Like many companies, Rewalk Robotics Ltd. saw its financials hit by the COVID-19 pandemic. It revealed May 28 that its total revenue for its first quarter fell to $0.8 million, down from $1.6 million during the same period last year. The company, which focuses on solutions that give gait training and mobility for individuals with lower limb disabilities, acknowledged the effects of the pandemic, noting that several Rewalk Personal 6.0 devices were not delivered as a result.
Like many other med-tech companies, Medtronic plc, of Dublin, saw COVID-19 affect its financial results for its fourth quarter and fiscal year 2020, as procedures were deferred in the wake of the pandemic. Quarterly worldwide revenue came in at $5.998 billion, representing a decrease of 26% as reported and 25% on an organic basis.
Dermtech Inc., of La Jolla, Calif., has had a busy couple of weeks, revealing late last month that its noninvasive melanoma detection test is available for use via telemedicine. Now, the company has unveiled first-quarter results that saw assay revenue of $0.8 million, a 238% increase from the first quarter of 2019.
Intersect ENT Inc., of Menlo Park, Calif., saw its revenue for the first quarter of 2020 fall to $19.8 million. That figure compares with $26.7 million for the same period last year, with the COVID-19 pandemic having a significant impact on procedures.
Several companies have reported quarterly results over the past couple of days, and those offering testing for COVID-19 have seen impressive numbers. Standing out was San Diego-based Quidel Corp., whose numbers caught the attention of William Blair’s Brian Weinstein. Indeed, its $174.7 million in revenue far exceeded his organization’s estimate of $160 million, driven by influenza.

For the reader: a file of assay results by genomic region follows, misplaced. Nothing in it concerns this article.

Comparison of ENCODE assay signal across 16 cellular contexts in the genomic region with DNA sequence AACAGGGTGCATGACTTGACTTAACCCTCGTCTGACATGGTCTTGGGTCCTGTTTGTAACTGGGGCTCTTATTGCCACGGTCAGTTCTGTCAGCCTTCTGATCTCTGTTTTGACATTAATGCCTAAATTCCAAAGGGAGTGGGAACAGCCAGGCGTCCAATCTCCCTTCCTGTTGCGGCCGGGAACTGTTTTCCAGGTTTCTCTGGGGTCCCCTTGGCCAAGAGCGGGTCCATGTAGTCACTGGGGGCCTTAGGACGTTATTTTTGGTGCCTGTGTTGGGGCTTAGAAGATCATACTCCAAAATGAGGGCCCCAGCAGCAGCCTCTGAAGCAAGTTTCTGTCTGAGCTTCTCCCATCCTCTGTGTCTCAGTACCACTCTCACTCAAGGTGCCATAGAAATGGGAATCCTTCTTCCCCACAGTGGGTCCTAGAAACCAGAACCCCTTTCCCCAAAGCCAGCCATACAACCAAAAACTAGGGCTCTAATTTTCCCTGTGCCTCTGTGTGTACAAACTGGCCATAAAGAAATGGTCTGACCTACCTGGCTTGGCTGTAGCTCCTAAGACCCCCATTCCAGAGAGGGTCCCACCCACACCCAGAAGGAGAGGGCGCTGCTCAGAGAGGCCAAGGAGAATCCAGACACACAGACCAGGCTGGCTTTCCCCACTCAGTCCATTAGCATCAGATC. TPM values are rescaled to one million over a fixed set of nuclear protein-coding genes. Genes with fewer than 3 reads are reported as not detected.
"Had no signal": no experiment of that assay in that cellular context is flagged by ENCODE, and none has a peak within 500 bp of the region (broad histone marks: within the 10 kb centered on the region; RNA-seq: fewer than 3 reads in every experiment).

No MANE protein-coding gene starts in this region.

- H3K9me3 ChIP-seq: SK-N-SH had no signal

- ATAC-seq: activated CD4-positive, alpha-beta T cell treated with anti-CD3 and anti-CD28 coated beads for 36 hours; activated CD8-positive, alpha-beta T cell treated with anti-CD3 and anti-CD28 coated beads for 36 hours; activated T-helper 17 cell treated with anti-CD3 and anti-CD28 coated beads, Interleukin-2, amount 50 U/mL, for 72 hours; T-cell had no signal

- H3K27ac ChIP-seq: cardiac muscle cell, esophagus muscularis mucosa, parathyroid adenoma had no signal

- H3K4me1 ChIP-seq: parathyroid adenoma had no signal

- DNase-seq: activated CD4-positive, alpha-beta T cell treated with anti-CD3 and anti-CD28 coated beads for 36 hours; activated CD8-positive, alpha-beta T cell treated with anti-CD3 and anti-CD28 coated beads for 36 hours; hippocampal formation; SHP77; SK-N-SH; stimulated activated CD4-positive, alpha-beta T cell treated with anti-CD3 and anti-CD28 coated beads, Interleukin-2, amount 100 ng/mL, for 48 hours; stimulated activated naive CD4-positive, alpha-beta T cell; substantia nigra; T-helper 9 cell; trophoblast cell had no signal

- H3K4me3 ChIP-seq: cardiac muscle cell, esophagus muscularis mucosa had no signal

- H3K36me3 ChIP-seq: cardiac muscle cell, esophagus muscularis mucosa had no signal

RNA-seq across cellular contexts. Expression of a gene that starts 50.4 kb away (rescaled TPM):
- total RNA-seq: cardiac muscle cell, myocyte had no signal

Palo Alto, Calif.-based Varian Medical Systems Inc. has joined the ranks of other companies in withdrawing its guidance even as at least one analyst saw positive news for the second quarter. For her part, BTIG’s Marie Thibault noted that the company missed on Americas oncology gross order metric, while falling short on consensus non-GAAP earnings per share (EPS) by five cents.
The restrictions on elective surgeries as hospitals struggle to manage the unfolding global pandemic are hitting medical device companies particularly hard. Abiomed Inc., which specializes in a tiny, minimally invasive heart pump to support heart failure patients, saw its first fiscal fourth-quarter revenue flatten as procedures were postponed. Still, U.S. revenue remained stronger than Wall Street had expected, even as ex-U.S. revenue had deeper declines.
Despite a drop off in elective procedures due to the COVID-19 pandemic, Stryker Corp., of Kalamazoo, Mich., unveiled first-quarter results that came in better than analysts had presumed. BTIG’s Ryan Zimmerman noted that, unlike other companies, Stryker did not pre-announce preliminary revenue. And while investors were concerned that the company would be adversely affected by the slump in elective procedures, "the diversity of the portfolio helped to offset procedure declines in late March.”
Hologic Inc., of Marlborough, Mass., is introducing another tool to help combat COVID-19, revealing the impending launch of a new Aptima molecular assay to detect the SARS-CoV-2 virus that will run on its Panther system. The company expects to be able to provide its lab customers with about 3 million Aptima tests next week. In addition, it anticipates producing about 1 million tests a week starting late next month.
Biogen Inc. handily beat earnings expectations in its first-quarter 2020 earnings report to investors but leavened the good news by adding that it now plans to submit its BLA for beta-amyloid-targeting aducanumab for treating Alzheimer’s disease in the third quarter of 2020.